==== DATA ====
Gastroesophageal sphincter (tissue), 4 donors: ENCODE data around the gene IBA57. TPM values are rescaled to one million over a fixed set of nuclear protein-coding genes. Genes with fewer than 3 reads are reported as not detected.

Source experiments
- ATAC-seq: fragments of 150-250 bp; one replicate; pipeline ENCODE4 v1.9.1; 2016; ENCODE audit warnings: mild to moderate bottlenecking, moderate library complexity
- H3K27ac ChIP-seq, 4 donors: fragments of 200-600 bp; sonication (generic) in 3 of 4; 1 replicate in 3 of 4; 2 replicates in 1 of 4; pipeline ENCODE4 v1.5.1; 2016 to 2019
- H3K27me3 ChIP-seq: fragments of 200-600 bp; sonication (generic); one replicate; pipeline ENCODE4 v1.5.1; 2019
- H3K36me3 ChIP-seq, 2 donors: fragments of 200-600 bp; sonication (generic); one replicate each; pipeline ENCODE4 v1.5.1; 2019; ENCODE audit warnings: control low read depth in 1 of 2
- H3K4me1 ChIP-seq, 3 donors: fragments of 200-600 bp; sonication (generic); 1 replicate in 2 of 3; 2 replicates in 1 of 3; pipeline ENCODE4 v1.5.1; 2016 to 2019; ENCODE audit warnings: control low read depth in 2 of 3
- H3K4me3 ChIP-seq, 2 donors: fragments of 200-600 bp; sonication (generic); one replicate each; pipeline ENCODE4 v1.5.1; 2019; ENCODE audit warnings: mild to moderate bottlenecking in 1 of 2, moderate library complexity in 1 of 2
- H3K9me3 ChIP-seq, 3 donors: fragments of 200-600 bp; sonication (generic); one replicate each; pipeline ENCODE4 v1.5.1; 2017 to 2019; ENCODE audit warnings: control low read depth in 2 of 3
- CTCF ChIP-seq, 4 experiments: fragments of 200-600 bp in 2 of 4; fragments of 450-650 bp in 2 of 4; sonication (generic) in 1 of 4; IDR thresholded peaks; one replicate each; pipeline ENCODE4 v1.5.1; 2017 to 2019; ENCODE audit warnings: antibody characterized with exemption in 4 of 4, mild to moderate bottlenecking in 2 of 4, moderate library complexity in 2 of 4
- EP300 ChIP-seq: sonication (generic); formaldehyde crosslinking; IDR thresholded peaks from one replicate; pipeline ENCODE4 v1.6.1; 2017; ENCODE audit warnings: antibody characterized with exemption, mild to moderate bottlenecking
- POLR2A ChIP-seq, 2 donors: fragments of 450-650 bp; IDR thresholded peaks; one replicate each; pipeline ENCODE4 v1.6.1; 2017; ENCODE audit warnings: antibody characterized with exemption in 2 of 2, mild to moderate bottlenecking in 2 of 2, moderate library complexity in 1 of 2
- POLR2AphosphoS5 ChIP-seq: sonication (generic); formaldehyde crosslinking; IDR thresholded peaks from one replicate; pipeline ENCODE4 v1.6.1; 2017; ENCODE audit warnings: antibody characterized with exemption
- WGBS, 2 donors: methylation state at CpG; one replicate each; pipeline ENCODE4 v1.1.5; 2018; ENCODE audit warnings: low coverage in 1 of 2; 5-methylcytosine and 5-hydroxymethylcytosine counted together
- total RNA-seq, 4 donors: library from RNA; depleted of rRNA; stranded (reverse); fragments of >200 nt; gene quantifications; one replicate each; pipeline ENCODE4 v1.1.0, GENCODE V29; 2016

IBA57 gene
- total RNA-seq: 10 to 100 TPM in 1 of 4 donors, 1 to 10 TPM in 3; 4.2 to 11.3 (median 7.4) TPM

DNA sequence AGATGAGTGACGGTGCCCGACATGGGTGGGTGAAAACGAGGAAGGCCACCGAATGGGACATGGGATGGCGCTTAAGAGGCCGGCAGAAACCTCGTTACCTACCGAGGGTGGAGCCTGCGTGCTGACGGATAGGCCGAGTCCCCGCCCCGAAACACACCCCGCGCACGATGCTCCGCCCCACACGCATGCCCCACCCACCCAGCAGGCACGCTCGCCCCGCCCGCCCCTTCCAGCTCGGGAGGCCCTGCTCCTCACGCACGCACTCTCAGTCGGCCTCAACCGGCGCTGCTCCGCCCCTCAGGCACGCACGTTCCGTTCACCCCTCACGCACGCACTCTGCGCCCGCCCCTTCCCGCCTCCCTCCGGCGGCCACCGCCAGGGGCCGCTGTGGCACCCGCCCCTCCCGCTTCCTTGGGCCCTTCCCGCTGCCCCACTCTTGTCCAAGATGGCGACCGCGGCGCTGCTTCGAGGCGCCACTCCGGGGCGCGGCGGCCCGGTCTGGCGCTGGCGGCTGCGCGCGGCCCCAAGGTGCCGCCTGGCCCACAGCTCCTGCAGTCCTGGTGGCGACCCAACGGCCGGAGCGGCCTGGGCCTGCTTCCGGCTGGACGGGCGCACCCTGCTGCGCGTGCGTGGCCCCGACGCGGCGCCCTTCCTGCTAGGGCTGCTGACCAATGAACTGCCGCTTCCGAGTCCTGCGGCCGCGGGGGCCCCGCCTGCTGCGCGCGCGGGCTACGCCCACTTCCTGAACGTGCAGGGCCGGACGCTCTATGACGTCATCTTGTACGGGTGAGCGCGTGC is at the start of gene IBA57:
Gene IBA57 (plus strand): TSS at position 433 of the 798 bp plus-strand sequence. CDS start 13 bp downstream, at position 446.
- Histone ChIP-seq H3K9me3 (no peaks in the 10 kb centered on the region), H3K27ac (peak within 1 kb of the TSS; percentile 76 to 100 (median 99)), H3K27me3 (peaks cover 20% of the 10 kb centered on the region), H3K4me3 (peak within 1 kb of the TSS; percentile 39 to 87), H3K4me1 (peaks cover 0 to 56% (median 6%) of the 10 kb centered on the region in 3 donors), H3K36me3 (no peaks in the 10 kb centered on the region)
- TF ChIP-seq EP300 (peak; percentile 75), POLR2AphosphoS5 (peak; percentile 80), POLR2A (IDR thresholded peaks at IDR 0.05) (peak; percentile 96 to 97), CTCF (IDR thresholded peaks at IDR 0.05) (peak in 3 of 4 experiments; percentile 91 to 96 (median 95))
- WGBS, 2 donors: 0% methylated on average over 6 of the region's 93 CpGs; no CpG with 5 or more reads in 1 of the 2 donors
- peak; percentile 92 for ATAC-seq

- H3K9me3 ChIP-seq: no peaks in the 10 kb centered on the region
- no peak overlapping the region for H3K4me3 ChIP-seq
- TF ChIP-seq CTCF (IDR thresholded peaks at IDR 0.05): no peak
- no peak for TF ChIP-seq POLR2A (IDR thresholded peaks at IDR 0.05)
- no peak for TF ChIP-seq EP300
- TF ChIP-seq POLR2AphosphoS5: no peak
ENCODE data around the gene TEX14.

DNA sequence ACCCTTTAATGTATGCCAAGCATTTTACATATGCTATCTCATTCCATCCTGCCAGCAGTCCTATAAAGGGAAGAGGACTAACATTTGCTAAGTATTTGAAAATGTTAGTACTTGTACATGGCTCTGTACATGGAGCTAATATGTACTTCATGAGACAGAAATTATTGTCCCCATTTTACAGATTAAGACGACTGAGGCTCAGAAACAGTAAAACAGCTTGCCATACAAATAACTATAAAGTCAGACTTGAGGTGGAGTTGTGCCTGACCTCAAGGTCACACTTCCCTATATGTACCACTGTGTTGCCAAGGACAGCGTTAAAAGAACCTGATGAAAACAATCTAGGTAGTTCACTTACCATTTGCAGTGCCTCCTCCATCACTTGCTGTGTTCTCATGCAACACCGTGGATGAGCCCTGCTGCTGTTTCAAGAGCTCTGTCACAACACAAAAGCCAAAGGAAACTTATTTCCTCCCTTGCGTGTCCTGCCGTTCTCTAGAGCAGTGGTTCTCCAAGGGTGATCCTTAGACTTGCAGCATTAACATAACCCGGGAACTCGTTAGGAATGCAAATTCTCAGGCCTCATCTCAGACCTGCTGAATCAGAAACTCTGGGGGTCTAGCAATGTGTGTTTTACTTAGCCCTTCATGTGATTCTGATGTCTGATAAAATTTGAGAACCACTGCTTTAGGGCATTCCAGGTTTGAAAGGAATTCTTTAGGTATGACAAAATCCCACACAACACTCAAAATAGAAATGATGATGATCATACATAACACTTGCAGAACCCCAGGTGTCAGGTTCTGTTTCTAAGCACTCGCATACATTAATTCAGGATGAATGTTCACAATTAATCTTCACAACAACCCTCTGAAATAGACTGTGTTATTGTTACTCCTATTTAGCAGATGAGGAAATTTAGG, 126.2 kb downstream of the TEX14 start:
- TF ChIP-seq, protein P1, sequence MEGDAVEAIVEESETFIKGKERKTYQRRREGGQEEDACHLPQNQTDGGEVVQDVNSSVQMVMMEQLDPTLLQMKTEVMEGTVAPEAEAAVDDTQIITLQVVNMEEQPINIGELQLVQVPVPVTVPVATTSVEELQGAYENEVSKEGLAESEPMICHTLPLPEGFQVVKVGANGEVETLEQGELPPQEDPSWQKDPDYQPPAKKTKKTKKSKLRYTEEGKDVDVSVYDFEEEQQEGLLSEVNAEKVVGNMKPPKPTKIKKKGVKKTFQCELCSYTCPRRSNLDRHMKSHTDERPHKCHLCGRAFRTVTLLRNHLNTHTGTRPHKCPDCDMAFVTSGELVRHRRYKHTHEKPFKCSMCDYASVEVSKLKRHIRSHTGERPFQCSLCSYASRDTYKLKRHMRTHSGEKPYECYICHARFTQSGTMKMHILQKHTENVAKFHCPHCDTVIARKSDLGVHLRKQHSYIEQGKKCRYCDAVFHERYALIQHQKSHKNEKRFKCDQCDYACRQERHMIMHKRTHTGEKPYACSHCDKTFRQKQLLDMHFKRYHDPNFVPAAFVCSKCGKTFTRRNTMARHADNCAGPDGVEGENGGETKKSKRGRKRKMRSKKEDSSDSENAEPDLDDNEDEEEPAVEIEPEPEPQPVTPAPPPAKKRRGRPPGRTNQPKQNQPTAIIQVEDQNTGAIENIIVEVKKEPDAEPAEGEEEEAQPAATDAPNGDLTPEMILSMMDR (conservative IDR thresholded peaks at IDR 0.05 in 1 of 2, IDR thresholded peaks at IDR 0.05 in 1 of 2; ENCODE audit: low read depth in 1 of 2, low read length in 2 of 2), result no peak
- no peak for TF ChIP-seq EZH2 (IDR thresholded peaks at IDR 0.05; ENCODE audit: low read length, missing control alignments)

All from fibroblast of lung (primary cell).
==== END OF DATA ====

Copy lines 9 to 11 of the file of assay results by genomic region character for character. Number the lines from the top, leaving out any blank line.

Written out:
- H3K9me3 ChIP-seq, 3 donors: fragments of 200-600 bp; sonication (generic); one replicate each; pipeline ENCODE4 v1.5.1; 2017 to 2019; ENCODE audit warnings: control low read depth in 2 of 3
- CTCF ChIP-seq, 4 experiments: fragments of 200-600 bp in 2 of 4; fragments of 450-650 bp in 2 of 4; sonication (generic) in 1 of 4; IDR thresholded peaks; one replicate each; pipeline ENCODE4 v1.5.1; 2017 to 2019; ENCODE audit warnings: antibody characterized with exemption in 4 of 4, mild to moderate bottlenecking in 2 of 4, moderate library complexity in 2 of 4
- EP300 ChIP-seq: sonication (generic); formaldehyde crosslinking; IDR thresholded peaks from one replicate; pipeline ENCODE4 v1.6.1; 2017; ENCODE audit warnings: antibody characterized with exemption, mild to moderate bottlenecking